On their 2010 debut album Man Alive, Manchester four-piece Everything Everything established themselves as among the most promising artists to emerge from the UK music mecca for quite some time. The album’s quirky blend of retro electronic effects, driving rhythms and bizarre vocal melodies provided few obvious reference points and consequently wrestled itself free of any conventional tags.
Their debut was not, as some critics mistakenly concluded, a sprawling mess of directionless noise. One of the album’s most praiseworthy features in fact, was its ability to make clear statements amidst diverse sonic experimentation. Singer Jonathan Higgs was subtly poignant in his contemplation of such topics as the ‘air- brush’ culture in the modern media (‘Photoshop Handsome’) and the triviality of individual dilemmas compared to wider global events (‘MY KZ, UR BF’), despite his lyrics often being misconstrued as nonsensical gibberish. The incomprehensible madness of the subject matter was perfectly mirrored in the frenetic instrumentation, which implemented a range of styles and a variety of clever hooks to constantly surprise and beguile.
Songs from Man Alive made up the bulk of the band’s set, with singles ‘Suffragette Suffragette’, ‘Final Form’ and the afore-mentioned ‘Photoshop Handsome’ sparking the top responses. Despite their familiarity, the tracks are still sounding fresh, energetic and original and the band are equally as committed to delivering them with full force. Arguably the album’s finest composition ‘Tin (The Manhole)’, a stripped-back, cripplingly emotive piece of balladry, was frustratingly absent from the set, but, that aside, there was little of the juice from ‘Man Alive’ left unsqueezed.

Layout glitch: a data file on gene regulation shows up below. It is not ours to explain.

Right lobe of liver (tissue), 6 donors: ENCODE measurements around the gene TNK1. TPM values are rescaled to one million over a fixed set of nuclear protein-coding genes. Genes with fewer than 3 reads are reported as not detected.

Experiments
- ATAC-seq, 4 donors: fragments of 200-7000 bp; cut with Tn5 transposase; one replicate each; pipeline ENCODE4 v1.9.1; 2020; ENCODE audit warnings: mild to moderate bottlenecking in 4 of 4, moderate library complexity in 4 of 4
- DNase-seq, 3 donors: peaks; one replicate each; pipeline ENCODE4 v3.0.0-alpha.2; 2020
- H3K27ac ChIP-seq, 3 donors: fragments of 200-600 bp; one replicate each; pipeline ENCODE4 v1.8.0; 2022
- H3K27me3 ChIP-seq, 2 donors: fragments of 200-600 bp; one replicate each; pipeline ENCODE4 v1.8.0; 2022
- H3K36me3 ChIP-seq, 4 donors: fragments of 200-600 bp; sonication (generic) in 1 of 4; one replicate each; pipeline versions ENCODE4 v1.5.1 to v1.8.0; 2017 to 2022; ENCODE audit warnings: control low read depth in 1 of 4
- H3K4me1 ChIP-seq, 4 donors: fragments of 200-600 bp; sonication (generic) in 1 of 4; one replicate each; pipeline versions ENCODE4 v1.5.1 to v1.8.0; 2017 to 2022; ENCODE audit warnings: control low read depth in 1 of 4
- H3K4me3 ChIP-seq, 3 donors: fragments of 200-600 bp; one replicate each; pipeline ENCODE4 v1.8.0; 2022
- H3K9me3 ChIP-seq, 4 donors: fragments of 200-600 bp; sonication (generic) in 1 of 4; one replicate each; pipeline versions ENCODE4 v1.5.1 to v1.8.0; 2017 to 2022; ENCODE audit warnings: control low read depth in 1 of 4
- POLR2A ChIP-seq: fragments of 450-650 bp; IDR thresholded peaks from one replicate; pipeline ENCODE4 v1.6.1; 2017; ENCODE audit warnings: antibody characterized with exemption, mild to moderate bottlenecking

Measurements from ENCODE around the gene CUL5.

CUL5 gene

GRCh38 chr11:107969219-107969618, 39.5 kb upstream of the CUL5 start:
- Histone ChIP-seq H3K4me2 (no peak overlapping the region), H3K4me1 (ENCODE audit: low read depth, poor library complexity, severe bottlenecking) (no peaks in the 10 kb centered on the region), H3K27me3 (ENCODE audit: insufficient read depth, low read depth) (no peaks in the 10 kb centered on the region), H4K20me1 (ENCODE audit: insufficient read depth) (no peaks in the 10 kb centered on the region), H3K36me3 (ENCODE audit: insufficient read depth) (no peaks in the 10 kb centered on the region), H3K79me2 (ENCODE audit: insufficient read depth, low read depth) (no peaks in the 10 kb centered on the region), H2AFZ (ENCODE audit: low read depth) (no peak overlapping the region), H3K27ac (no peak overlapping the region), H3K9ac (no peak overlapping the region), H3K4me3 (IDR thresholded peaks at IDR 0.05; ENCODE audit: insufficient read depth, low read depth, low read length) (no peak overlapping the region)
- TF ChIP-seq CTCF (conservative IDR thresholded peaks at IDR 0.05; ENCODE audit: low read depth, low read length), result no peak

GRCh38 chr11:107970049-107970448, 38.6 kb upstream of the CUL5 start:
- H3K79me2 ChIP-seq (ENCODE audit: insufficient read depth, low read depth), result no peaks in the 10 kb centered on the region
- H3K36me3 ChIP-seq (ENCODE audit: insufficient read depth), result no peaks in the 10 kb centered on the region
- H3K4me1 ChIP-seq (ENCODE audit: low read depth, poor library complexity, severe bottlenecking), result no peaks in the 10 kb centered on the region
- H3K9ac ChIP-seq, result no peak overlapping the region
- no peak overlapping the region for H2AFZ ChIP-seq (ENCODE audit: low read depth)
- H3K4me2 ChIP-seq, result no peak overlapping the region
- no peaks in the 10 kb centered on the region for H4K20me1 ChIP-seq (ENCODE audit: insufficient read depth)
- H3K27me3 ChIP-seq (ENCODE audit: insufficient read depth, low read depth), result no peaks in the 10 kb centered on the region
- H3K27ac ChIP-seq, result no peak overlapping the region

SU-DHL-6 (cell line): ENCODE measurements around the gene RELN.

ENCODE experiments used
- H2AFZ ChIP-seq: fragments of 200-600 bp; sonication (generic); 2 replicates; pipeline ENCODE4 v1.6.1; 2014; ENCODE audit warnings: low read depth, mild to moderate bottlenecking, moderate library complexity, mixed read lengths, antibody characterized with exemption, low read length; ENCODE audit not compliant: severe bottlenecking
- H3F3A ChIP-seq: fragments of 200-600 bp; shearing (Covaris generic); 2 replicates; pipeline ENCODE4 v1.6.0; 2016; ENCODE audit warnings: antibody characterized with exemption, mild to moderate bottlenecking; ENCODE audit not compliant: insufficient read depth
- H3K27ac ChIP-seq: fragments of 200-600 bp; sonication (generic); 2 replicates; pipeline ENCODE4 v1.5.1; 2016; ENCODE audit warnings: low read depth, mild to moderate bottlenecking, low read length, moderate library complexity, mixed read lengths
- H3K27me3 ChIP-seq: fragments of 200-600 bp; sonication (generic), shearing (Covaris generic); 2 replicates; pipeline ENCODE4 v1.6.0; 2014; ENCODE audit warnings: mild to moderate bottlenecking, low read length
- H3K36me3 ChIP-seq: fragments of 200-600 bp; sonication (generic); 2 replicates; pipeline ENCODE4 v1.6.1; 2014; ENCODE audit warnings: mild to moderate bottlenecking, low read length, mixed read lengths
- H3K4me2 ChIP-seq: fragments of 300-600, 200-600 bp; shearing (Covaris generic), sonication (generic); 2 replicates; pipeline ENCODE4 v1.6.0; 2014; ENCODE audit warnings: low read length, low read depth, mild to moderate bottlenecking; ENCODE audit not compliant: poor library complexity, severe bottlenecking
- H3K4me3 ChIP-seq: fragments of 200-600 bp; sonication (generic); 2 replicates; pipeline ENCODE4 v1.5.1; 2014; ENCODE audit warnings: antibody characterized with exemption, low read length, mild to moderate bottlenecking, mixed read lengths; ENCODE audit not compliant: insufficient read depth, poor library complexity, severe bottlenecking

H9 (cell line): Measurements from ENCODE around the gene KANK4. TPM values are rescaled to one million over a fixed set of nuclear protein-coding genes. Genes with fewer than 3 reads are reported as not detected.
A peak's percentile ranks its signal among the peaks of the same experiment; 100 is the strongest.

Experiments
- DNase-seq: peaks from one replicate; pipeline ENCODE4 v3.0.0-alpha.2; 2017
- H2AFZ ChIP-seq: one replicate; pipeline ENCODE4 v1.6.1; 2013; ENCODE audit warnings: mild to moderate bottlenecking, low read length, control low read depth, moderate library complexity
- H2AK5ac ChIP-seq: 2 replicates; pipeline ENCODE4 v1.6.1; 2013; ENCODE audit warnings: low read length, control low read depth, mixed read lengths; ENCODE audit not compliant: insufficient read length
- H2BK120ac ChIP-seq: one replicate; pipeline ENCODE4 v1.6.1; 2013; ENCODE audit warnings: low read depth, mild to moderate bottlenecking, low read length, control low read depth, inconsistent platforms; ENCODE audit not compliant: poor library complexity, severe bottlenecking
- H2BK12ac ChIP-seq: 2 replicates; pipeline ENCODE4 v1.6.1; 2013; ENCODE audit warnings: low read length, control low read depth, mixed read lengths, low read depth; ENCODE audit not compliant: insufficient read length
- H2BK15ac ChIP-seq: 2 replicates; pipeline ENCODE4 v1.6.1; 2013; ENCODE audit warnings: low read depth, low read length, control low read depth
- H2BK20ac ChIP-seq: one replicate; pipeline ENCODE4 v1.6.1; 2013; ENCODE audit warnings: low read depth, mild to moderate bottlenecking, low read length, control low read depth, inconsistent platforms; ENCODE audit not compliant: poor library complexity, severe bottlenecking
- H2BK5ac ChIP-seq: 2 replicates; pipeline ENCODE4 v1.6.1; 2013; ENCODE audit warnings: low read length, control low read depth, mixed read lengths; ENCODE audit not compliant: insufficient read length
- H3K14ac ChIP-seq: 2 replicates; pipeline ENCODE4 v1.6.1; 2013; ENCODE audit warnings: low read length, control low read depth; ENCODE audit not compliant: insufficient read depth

The most interesting aspect of the performance however, was the handful of new songs the band aired, presumably to be included on their follow-up album Arc expected in January. Visibly excited by the opportunity to trial this new material, Everything Everything rattled off seven previously unheard tracks with even more vigour and verve than before. The clearest difference between the old and new material is, as the band has already documented, a more sing-able, accessible aesthetic. It’s certainly clear from new songs, such as ‘Duet’ and ‘Peaks’ that the band have slightly toned down the eccentrics in favour of a grander, more lasting sound, which initially struck me as a shame. Until now, the band’s USP has been its frenetic, uncompromising rhythms, and, while these remain on the latest single ‘Cough Cough’, it seems that ‘Arc’ may not be quite the whistle-stop whizz that ‘Man Alive’ was.
On reflection however, what is most important for the band is that they continue to develop new forms and directions in which to channel their creativity. It is, of course, always a major disappointment when an artist clumsily churns out a record to the blueprint of a previous success. Even with these initial reservations, it must be said that the songs are still strong, direct and by no means lacking identity. They foreground typically unusual instrumentation, but the back bone of each track is clearer, less fragmented and just as punchy as anything Everything Everything have thus far released.
Though in the most part the show is a step into the unknown for artist and audience, testing the commitment of each to the other, this is by all accounts an engrossing and hugely enjoyable hour of live music. The performance marks a perfect middle point in the band’s development, saluting the achievement of the first phase and welcoming in the potentially explosive second.
…Jack has been listening to Dirty Three – Whatever You Love You Are…